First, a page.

So, how can we prove all this? One way is to see whether vegetarians get disproportionate anemia or neurologic complaints, which are clinical manifestations of B12 deficiency. This has not been proven so far. Many physicians would say we should not wait till anemia and neurologic complaints occur and should nip the issue before an actual problem arises, as we do with coronary artery disease, by using statins. The problem with that logic is that, unlike with serum low density lipoprotein (LDL-C) levels and their relationship with coronary artery disease and mortality, where cause and effect are well known and have been proven now for at least 35 years, we have no data to suggest that raising vitamin B12 levels in vegetarians to the so-called omnivore levels, makes a difference to healthspan and lifespan. Nor is there evidence that vegetarians have an increased incidence of dementia or poor cognition as compared to omnivores [4]. What we really need is a normal range for Indian vegetarians, to start with.

The Lindy effect states that the longer a practice has existed in the past, the longer it is likely to survive in the future. Jainism has been around for at least 2500 years. Though the average lifespan across the globe for the last 30,000 years till the late 1800s was just 30-40 years, mainly because of a high infant and childhood mortality, a good number of people did manage to live to the age of 70 and beyond. It is difficult to imagine there would be no documentation of problems related to a vegetarian diet in our traditional medicine books, in those who lived long in the older days.

It is only in the last 50-75 years that the issue of B12 deficiency has reared its head, simply because we have started measuring B12 levels, comparing vegetarians to non-vegetarians. If we apply the Lindy effect, it is likely that Jainism will be around for another 2500 years (unless humankind ceases to exist), in which case, the concept of defining B12 deficiency on the basis of a Western omnivorous population range makes no sense at all.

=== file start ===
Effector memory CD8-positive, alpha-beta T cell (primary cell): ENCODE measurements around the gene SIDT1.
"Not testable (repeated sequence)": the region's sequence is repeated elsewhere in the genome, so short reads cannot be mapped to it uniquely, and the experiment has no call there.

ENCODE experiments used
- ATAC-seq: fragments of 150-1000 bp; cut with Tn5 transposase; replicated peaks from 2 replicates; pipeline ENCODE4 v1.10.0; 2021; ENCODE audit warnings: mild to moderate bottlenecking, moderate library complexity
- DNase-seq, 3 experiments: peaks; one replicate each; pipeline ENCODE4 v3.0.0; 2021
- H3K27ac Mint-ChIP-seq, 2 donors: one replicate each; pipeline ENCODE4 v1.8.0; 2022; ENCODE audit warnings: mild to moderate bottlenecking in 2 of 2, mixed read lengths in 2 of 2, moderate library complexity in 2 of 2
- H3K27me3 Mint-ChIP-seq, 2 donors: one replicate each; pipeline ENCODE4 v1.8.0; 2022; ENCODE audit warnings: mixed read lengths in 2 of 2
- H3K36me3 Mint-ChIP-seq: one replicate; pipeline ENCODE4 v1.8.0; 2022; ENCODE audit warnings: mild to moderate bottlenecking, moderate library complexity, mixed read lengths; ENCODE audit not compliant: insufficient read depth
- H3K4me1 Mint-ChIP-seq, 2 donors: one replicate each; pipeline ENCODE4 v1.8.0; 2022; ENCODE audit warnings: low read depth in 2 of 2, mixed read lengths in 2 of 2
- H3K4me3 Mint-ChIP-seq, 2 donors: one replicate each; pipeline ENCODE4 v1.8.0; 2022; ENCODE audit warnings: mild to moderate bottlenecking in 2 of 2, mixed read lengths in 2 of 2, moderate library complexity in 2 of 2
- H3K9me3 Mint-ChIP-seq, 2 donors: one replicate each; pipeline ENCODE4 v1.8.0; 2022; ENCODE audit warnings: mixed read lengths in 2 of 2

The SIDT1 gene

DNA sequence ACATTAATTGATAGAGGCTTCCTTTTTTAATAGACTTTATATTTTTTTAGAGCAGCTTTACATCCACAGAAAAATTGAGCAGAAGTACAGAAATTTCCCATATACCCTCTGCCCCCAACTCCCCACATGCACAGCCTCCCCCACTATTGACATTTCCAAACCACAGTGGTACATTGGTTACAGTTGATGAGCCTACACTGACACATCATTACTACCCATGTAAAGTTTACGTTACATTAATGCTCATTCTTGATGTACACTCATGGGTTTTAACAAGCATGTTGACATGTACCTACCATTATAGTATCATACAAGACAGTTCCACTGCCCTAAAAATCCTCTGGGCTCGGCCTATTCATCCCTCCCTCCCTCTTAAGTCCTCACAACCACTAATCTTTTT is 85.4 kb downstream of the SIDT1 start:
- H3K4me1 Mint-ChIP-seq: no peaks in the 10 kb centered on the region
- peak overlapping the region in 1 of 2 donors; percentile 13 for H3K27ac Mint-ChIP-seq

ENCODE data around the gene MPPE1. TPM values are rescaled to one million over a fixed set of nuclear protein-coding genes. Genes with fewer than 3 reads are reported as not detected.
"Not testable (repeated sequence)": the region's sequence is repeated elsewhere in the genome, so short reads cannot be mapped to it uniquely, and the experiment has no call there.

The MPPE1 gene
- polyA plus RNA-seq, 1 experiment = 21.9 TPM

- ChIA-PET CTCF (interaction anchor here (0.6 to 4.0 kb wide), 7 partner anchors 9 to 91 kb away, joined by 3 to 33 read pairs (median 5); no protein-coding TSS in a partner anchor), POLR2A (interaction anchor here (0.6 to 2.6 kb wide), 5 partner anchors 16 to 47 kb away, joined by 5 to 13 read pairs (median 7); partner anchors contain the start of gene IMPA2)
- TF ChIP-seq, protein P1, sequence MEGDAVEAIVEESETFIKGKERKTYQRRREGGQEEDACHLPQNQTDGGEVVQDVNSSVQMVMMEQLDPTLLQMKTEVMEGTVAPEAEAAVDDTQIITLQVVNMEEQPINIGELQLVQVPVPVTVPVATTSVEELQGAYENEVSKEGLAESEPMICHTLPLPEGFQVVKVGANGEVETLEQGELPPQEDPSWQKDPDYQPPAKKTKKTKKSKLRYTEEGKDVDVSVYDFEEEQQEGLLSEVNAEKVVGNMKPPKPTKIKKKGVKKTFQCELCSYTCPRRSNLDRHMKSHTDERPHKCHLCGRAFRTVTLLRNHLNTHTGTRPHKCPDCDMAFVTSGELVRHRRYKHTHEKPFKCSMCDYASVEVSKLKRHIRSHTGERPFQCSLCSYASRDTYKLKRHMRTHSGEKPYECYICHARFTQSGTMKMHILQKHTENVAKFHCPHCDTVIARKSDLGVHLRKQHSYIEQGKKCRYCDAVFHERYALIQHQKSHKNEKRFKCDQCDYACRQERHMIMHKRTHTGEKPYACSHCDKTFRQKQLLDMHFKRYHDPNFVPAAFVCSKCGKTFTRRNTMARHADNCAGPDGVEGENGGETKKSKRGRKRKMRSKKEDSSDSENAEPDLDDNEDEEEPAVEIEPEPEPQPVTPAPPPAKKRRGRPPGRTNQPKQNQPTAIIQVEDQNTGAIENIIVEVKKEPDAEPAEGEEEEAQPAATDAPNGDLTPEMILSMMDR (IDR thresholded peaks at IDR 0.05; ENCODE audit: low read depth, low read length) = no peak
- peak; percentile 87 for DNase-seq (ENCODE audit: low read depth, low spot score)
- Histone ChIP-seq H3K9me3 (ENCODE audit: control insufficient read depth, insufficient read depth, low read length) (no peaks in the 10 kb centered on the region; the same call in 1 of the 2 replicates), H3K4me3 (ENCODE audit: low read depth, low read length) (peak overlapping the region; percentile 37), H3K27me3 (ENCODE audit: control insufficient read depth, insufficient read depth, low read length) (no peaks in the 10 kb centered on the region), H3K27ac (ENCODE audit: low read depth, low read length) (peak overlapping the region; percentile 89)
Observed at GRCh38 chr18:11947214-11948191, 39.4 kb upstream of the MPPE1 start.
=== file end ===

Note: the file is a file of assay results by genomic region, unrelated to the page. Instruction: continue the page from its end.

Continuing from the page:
If you have a medical disease or have anemia or neurologic complaints that your doctor believes is a result of or causes B12 deficiency and needs correction / treatment, that is a clinical judgement call, best left to your doctor. What we our discussing today is the the likelihood that labeling large swathes of vegetarian Indians to be B12 deficient, may not necessarily be true.

What does this mean for you and I? Leaving aside a situation where you have a clinical disease related to B12 deficiency either as cause or effect, there is no data to suggest that you need to routinely test for B12 levels and no evidence that you need routine supplementation, whether vegetarian/Jain or not, whether you have so-called “low” levels of B12 in your blood or not.


Footnotes

1. Singla R et al. Vitamin B12 deficiency is endemic in Indian population: A perspective from North India. Indian J Endocrinol Metab 2019;23:211-4

2. Naik S, et al. Identification of vitamin B12 deficiency in vegetarian Indians. Br J Nutr. 2018 Mar;119(6):629-635.

3. Hannibal L. Invited commentary in response to: 'Identification of vitamin B12 deficiency in vegetarian Indians'. Br J Nutr. 2018 May;119(9):967-969.

4. Iguacel I et al. Vegetarianism and veganism compared with mental health and cognitive outcomes: a systematic review and meta-analysis. Nutr Rev. 2021 Mar 9;79(4):361-381.